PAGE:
This was my second attempt at VCDX and although the first failure was a painful experience, the lessons learned from it were invaluable to take into the defence the second time around. Failing doesn’t have to be a negative experience – if there is one thing that I will take from the VCDX program it is that there is ALWAYS more I need to learn, and I can always do better. Learning has to be a way of life (in this industry especially!) and the minute you stop, you start falling back.
My defence went better than last time (clearly!) but I still wasn’t confident that I’d pass. In fact as the wait went on I started thinking more and more like I’d failed, but I think it’s easier to remember the bits you struggled with than the questions you answered effortlessly!
According to the VCDX directory, and it looks like I’m only the
3rd 5th person in the UK to hold the VCDX-CMA! *Edited: There are some additional CMAs for double VCDX’s added now*
#VMworld2015: VCIX-NV Exam Experience
Posts in this series
For the last few years at VMworld I’ve taken advantage of the discounted exam price and booked a “have-a-go” exam – typically an exam I’ve been wanting to do but not necessarily had the time I wanted to study for it. Since I have been fairly immersed in the NSX world for the last week, sitting in an NSX design and deploy class and surrounded by some very smart networking guys, I changed my “have-a-go” exam from the VCP6-CMA to the VCIX-NV.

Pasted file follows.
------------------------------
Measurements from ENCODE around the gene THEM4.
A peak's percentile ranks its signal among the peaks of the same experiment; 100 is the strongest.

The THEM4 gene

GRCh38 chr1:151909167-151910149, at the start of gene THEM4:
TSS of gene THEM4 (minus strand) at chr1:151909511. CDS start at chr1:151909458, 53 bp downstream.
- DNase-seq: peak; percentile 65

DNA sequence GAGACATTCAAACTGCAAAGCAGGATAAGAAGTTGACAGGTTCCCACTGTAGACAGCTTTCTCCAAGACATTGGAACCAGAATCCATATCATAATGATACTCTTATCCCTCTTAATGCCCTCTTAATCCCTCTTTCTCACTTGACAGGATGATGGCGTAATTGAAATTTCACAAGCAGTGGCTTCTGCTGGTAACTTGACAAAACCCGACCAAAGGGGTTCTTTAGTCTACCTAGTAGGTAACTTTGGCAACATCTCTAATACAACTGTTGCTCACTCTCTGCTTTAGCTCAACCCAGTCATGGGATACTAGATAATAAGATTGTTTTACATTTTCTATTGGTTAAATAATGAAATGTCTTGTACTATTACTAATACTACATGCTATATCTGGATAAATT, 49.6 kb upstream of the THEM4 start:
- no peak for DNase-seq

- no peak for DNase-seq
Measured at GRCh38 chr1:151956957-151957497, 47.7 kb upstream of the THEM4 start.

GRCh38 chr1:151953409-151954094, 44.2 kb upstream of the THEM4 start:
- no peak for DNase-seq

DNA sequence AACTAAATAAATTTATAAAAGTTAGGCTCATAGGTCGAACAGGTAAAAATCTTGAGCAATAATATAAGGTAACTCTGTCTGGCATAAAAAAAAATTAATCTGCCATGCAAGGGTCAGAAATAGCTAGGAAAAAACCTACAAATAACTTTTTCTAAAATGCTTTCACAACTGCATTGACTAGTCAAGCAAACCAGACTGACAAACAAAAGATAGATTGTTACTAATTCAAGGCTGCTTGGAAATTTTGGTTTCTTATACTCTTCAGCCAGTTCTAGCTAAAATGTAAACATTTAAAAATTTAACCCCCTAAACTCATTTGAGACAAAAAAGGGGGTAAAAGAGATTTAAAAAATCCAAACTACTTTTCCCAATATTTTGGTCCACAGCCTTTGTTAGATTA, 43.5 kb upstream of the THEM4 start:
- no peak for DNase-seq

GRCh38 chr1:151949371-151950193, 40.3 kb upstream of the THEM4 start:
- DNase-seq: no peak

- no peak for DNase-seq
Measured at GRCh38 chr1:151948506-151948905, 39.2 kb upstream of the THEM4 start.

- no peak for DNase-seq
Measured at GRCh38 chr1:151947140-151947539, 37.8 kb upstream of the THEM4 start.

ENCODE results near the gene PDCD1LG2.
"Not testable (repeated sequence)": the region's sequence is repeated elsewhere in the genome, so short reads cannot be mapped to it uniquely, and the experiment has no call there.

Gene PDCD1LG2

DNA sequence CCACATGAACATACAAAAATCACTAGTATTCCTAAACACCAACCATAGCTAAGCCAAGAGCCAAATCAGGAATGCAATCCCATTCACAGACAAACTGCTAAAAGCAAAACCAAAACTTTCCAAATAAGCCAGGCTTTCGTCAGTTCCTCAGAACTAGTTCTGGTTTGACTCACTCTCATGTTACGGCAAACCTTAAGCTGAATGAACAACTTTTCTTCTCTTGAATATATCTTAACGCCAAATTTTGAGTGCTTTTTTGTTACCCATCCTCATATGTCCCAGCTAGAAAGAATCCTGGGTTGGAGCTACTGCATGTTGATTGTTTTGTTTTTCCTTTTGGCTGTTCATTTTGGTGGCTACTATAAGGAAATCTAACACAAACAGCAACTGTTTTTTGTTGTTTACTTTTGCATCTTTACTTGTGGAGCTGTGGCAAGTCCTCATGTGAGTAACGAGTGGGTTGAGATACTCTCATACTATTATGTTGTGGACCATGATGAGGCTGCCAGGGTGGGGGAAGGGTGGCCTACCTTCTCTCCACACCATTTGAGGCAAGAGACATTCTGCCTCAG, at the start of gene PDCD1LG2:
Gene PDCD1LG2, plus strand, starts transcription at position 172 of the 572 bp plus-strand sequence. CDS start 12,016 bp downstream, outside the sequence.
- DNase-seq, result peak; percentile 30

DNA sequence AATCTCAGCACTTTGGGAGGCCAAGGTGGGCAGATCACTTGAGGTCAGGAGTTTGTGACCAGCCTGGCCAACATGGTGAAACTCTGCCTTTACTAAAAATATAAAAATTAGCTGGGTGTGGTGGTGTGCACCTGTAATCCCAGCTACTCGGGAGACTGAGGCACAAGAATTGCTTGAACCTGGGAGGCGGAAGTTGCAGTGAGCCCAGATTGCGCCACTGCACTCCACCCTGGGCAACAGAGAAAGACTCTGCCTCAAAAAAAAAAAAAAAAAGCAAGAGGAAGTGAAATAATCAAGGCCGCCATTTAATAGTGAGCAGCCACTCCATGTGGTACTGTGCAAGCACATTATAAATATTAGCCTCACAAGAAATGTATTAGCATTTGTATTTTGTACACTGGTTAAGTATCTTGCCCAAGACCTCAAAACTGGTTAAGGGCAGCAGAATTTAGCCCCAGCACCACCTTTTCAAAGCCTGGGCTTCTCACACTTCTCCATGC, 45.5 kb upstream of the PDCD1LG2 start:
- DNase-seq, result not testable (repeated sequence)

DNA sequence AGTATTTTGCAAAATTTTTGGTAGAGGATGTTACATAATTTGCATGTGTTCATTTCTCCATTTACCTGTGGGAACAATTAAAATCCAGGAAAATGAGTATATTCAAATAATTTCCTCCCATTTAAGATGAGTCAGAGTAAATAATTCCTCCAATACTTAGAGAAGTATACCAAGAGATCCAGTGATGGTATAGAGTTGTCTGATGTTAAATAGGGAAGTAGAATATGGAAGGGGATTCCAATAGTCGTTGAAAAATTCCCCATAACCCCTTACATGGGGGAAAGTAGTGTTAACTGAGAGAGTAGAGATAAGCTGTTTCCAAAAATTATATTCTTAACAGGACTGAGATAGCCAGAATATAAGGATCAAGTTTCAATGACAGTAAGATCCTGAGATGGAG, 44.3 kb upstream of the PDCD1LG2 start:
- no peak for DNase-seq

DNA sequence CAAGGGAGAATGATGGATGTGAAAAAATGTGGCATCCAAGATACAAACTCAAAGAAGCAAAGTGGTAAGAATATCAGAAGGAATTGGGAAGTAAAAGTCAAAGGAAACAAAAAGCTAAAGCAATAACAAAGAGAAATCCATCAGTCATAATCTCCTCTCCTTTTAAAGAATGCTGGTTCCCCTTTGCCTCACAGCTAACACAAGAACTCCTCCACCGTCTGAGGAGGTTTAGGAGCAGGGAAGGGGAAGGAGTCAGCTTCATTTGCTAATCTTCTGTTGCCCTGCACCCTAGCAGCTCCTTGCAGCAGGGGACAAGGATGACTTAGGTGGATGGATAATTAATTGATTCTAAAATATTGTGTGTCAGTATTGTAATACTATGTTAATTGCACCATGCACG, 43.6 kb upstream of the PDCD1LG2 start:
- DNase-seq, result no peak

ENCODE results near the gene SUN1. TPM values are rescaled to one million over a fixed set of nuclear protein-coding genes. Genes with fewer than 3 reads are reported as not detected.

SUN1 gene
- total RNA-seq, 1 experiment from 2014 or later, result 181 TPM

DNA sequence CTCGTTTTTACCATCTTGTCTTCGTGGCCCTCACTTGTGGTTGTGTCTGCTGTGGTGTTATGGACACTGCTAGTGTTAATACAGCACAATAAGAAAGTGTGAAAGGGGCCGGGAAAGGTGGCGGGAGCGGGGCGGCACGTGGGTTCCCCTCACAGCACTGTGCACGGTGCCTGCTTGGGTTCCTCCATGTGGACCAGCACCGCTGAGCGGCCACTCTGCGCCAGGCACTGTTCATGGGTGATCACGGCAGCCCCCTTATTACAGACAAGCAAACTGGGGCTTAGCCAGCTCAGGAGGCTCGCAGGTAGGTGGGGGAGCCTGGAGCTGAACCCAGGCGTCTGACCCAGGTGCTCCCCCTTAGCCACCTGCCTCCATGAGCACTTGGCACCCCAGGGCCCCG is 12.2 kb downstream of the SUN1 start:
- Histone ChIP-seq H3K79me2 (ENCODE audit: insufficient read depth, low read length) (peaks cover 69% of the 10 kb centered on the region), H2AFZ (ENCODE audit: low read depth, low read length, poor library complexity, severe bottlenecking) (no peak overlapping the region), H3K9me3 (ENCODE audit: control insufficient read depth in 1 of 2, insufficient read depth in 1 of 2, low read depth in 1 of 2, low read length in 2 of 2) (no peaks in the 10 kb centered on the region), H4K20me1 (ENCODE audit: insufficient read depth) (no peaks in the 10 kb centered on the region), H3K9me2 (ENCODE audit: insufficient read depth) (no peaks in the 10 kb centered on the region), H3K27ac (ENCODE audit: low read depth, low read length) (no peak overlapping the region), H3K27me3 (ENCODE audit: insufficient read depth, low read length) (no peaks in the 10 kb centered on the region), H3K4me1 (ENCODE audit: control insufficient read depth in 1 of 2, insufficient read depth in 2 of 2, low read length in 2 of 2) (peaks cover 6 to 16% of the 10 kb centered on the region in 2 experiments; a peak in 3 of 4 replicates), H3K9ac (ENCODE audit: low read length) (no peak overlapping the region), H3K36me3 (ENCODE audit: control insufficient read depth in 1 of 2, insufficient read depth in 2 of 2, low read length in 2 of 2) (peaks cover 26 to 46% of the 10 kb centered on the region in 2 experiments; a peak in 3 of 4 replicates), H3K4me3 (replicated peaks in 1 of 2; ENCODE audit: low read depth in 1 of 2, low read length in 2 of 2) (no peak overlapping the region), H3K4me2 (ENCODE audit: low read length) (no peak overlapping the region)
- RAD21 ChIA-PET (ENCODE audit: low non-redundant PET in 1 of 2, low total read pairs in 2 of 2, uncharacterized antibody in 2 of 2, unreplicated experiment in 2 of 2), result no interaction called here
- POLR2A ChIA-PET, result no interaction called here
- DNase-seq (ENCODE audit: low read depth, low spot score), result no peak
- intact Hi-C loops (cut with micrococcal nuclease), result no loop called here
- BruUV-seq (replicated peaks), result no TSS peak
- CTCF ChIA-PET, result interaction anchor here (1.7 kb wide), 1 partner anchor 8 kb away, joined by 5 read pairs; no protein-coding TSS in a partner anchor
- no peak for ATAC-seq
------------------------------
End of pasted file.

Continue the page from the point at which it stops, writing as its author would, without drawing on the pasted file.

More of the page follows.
The exam experience was a double edged sword – on the one hand I really enjoyed the tasks and found all the questions to be fair. On the other hand I found the latency and the interface to be a real struggle, I needed to reload the web interface 20-30 times, each time costing me 30 seconds – that’s 10-15 minutes of wasted time. I also had to be swapped over to another terminal because mine crashed, with 10 minutes to go to the end.
The exam room was cold…very cold. Nearly four hours in a t-shirt in a heavily air-conditioned room and I was shivering. I should’ve learned from the last time but I didn’t! It’s also a long time to go without a drink too – I was gasping by the time I left.